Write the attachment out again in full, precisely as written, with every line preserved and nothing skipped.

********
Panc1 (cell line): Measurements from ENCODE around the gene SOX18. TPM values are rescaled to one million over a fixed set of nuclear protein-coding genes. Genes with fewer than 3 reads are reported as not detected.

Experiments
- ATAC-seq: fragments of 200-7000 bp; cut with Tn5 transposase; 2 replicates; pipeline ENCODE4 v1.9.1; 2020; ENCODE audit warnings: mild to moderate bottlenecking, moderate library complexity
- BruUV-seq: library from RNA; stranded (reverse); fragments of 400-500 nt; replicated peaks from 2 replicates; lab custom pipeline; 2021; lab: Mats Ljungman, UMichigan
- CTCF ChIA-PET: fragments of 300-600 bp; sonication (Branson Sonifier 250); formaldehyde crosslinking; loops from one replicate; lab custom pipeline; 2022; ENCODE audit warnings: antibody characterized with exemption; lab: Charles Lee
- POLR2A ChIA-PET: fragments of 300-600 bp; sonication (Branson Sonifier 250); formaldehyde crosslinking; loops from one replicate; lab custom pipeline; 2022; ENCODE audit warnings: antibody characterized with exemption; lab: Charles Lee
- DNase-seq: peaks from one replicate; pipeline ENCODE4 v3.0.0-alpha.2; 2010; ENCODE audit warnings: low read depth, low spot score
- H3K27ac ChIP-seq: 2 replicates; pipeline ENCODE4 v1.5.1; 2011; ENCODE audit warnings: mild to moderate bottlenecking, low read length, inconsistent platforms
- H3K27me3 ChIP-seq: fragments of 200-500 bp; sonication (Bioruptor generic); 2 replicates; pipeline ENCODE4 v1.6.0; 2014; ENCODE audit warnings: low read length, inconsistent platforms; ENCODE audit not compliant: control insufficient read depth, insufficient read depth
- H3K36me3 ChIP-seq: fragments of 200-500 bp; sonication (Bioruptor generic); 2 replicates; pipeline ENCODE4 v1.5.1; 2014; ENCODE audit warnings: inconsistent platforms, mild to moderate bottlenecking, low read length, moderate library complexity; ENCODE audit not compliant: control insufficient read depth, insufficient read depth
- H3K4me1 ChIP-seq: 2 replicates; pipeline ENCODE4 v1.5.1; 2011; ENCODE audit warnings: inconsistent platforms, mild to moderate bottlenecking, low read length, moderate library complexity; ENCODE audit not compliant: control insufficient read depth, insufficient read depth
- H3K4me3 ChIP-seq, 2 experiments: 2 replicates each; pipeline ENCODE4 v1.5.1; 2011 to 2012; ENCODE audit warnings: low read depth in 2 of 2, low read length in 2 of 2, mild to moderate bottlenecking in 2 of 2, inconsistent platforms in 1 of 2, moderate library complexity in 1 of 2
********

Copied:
Panc1 (cell line): Measurements from ENCODE around the gene SOX18. TPM values are rescaled to one million over a fixed set of nuclear protein-coding genes. Genes with fewer than 3 reads are reported as not detected.

Experiments
- ATAC-seq: fragments of 200-7000 bp; cut with Tn5 transposase; 2 replicates; pipeline ENCODE4 v1.9.1; 2020; ENCODE audit warnings: mild to moderate bottlenecking, moderate library complexity
- BruUV-seq: library from RNA; stranded (reverse); fragments of 400-500 nt; replicated peaks from 2 replicates; lab custom pipeline; 2021; lab: Mats Ljungman, UMichigan
- CTCF ChIA-PET: fragments of 300-600 bp; sonication (Branson Sonifier 250); formaldehyde crosslinking; loops from one replicate; lab custom pipeline; 2022; ENCODE audit warnings: antibody characterized with exemption; lab: Charles Lee
- POLR2A ChIA-PET: fragments of 300-600 bp; sonication (Branson Sonifier 250); formaldehyde crosslinking; loops from one replicate; lab custom pipeline; 2022; ENCODE audit warnings: antibody characterized with exemption; lab: Charles Lee
- DNase-seq: peaks from one replicate; pipeline ENCODE4 v3.0.0-alpha.2; 2010; ENCODE audit warnings: low read depth, low spot score
- H3K27ac ChIP-seq: 2 replicates; pipeline ENCODE4 v1.5.1; 2011; ENCODE audit warnings: mild to moderate bottlenecking, low read length, inconsistent platforms
- H3K27me3 ChIP-seq: fragments of 200-500 bp; sonication (Bioruptor generic); 2 replicates; pipeline ENCODE4 v1.6.0; 2014; ENCODE audit warnings: low read length, inconsistent platforms; ENCODE audit not compliant: control insufficient read depth, insufficient read depth
- H3K36me3 ChIP-seq: fragments of 200-500 bp; sonication (Bioruptor generic); 2 replicates; pipeline ENCODE4 v1.5.1; 2014; ENCODE audit warnings: inconsistent platforms, mild to moderate bottlenecking, low read length, moderate library complexity; ENCODE audit not compliant: control insufficient read depth, insufficient read depth
- H3K4me1 ChIP-seq: 2 replicates; pipeline ENCODE4 v1.5.1; 2011; ENCODE audit warnings: inconsistent platforms, mild to moderate bottlenecking, low read length, moderate library complexity; ENCODE audit not compliant: control insufficient read depth, insufficient read depth
- H3K4me3 ChIP-seq, 2 experiments: 2 replicates each; pipeline ENCODE4 v1.5.1; 2011 to 2012; ENCODE audit warnings: low read depth in 2 of 2, low read length in 2 of 2, mild to moderate bottlenecking in 2 of 2, inconsistent platforms in 1 of 2, moderate library complexity in 1 of 2